Urban landscapes are increasingly being recognised for their potential to support wildlife and bring people closer to nature. BTO is conducting research to:
- Describe the processes influencing urban biodiversity; and
- Better understand the value of urban biodiversity for human well-being.
This work provides a crucial evidence base for informing wildlife-friendly urban landscape planning and management across the UK.
BTO website planned maintenance - 1hr starting 10am on 6 October
During this time certain BTO account, payment and survey registration processes may be unavailable.
Nocturnal thrushes affected by artificial light
New research from BTO has investigated the effect of artificial light at night on birds, indicating that nocturnal migrants are attracted to more brightly lit areas.
A global horizon scan of the future impacts of robotics and autonomous systems on urban ecosystems
The State of the UK's Birds 2020
Providing an annual overview of the status of the UK’s breeding and non-breeding bird species in the UK, this year’s report highlights the continuing poor fortunes of the UK’s woodland birds,...
The urban sprawl
BTO's Head and Principal Ecologist, Gavin Siriwardena, explains how the urban landscape is affecting our wild bird populations.
Blue Tits missing from gardens following heatwave
Garden BirdWatch has shown that some of our favourite garden species have been struggling this year, possibly due to the unusually warm spring.
Feed our finches
Autumn is the perfect time to clean and fill up your bird feeders ready for the cold months ahead - look out for Siskins and Bullfinches.
BTO and COVID-19
BTO statement on participating in surveys during the Coronavirus pandemic (UPDATED 23.07.2021).
Evaluating the potential for bird‐habitat models to support biodiversity‐friendly urban planning
Breeding bird communities within a parkland-woodland continuum: the distinctiveness of wood-pasture
Stop to watch for mental health
BTO has produced a downloadable podcast narrated by actor Martin Shaw, aimed at improving wellbeing through mindful birdwatching.
German Blue Tit disease identified
What is happening in the UK and how you can help us monitor wildlife disease.
What we can learn from 25 years of watching gardens
Exploring the value of a complete quarter-century of weekly garden bird observations from BTO's Garden BirdWatch covering the length and breadth of the country.
Join the Garden BirdWatch community from home
We're giving everyone free access to BTO Garden BirdWatch during the COVID-19 lockdown.
Disease in birds - a masterclass
Disease can have serious implications for our wild bird populations, as Wildife Vets from the Zoological Society of London explain.
The UK breeding population of Chaffinch has fallen by a quarter in just five years - we urgently need your help to understand why.
Bats in urbanising landscapes: habitat selection and recommendations for a sustainable future
Urbanisation is amongst the most ecologically damaging changes in land use, posing significant threats to global biodiversity. Most bat species are threatened by urbanisation, although urban areas...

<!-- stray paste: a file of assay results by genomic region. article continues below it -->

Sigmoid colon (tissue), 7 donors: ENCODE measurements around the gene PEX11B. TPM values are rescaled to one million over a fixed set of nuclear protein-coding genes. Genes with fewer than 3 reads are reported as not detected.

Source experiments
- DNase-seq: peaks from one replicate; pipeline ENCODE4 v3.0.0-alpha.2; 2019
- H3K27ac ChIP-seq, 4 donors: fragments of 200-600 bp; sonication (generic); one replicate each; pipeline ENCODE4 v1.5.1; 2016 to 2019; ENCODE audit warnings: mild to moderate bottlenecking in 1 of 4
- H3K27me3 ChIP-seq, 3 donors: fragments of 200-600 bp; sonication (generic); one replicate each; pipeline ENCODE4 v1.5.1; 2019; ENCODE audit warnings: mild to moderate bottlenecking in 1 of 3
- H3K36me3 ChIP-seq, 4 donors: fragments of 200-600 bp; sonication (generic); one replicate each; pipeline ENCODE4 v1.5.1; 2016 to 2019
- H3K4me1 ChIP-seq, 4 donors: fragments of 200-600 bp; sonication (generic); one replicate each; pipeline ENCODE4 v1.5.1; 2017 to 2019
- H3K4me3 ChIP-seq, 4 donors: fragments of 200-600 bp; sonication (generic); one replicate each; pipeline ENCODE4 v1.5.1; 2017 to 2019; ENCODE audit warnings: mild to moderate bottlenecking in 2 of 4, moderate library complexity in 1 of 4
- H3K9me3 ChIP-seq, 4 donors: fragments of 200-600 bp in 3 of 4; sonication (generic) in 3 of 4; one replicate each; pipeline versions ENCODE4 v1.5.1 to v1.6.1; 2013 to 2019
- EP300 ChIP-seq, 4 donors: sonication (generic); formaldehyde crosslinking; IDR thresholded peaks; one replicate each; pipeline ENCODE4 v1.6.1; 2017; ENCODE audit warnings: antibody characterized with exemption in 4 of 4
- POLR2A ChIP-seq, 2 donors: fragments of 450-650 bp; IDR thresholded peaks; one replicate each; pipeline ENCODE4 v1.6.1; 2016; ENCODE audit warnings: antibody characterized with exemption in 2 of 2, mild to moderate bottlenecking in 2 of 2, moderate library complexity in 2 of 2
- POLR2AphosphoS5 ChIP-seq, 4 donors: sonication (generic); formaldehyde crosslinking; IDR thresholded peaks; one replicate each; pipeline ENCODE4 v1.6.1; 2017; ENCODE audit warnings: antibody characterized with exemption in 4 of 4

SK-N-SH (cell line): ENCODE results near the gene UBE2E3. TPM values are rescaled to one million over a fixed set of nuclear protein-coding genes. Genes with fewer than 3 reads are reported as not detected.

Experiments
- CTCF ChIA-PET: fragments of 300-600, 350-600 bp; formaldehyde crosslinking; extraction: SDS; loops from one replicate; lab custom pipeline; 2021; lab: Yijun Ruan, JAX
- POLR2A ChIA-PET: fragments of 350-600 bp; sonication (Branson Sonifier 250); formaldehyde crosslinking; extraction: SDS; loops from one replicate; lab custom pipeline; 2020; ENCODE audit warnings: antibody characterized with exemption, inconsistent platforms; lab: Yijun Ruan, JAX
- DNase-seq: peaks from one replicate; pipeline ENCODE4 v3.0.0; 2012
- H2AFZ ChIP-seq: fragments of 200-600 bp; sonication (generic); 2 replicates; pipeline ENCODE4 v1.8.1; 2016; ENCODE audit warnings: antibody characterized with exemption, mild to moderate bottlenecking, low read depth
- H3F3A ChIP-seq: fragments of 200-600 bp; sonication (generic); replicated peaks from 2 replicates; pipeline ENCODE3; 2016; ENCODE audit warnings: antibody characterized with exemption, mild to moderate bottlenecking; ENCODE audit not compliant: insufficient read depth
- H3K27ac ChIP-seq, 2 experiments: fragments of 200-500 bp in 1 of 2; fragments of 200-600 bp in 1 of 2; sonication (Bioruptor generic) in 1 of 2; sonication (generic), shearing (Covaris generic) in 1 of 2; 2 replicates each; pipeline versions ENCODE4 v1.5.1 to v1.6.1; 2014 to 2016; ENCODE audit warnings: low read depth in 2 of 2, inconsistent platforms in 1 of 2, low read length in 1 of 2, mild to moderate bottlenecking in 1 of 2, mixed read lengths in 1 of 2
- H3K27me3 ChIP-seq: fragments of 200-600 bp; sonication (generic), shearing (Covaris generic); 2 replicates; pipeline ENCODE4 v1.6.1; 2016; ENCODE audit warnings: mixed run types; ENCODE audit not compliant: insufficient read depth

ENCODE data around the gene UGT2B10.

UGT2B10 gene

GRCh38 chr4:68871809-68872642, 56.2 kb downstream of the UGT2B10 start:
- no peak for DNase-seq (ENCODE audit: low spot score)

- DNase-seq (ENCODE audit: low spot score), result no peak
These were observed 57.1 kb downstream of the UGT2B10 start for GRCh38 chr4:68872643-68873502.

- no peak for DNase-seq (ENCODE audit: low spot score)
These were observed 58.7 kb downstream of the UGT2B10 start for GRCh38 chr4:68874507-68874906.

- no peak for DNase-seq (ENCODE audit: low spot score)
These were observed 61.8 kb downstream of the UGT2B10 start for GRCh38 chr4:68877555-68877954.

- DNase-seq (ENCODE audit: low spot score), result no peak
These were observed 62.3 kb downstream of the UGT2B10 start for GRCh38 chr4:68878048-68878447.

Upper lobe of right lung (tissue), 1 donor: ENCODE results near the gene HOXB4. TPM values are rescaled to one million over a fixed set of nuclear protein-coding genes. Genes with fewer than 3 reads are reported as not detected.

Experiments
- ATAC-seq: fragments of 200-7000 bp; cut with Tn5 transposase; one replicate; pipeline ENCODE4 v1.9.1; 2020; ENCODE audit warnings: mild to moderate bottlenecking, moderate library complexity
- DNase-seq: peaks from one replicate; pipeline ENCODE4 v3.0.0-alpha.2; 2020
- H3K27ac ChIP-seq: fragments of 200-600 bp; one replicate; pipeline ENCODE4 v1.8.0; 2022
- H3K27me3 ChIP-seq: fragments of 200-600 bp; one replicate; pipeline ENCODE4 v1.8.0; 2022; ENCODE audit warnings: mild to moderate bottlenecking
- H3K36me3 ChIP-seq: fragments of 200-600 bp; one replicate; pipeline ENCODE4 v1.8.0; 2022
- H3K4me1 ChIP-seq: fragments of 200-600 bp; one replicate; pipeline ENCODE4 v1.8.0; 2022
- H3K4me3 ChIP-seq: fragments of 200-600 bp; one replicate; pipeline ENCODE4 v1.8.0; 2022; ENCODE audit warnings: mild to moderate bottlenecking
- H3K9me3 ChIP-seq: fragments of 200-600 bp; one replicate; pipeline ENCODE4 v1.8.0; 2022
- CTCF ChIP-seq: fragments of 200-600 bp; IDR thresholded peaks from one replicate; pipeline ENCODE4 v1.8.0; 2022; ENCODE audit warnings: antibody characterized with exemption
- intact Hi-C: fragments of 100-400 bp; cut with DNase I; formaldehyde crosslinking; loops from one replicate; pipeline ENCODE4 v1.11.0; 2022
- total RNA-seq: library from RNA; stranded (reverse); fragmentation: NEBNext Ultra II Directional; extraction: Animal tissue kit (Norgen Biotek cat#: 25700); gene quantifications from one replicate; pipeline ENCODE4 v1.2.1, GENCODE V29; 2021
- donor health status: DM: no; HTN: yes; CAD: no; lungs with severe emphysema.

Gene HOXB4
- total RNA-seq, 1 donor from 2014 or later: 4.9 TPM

Bird responses to housing development in intensively managed agricultural landscapes
Like in many countries, Britain faces the challenge of housing a growing population, but urban expansion to address this can lead to locally high rates of biodiversity loss, along with fragmentation...
A Blue Tit diary
Hazel McCambridge walks through the diary of an average Blue Tit during the breeding season.
Using GIS-linked Bayesian Belief Networks as a tool for modelling urban biodiversity
This research demonstrates the feasibility of using a GIS-coupled Bayesian Belief Network approach to model biodiversity at fine spatial scales in complex landscapes.
Explore your garden this spring with Gardenwatch
Take part in this simple collaborative project between BTO and the BBC Springwatch team.
Is bird feeding changing Britain's garden bird communities?
Newly published research from BTO shows how the popular pastime of feeding the birds is significantly shaping garden bird communities in Britain.
Tell us about the wildlife in your garden
Particpants were asked to answer a quick series of simple questions to tell us more about the wildlife in your garden for this partnership project with BBC Springwatch.
Robert began working at BTO in 2018 on Garden BirdWatch, where he now edits Bird Table magazine and manages the GBW ambassador program as part of his responsibilities.
Watch what your garden birds eat to provide additional insights
The Garden Bird Feeding Survey (GBFS) has charted the use of food supplements by birds in gardens for over 40 years. The network of householders that participate in the survey extends across the UK.
Garden BirdWatchers allow us to better understand disease in British finches
Weekly reports from BTO Garden BirdWatchers, as well as ad hoc sightings of disease from members of the public to Garden Wildlife Health, have aided our understanding of leg lesions (more commonly...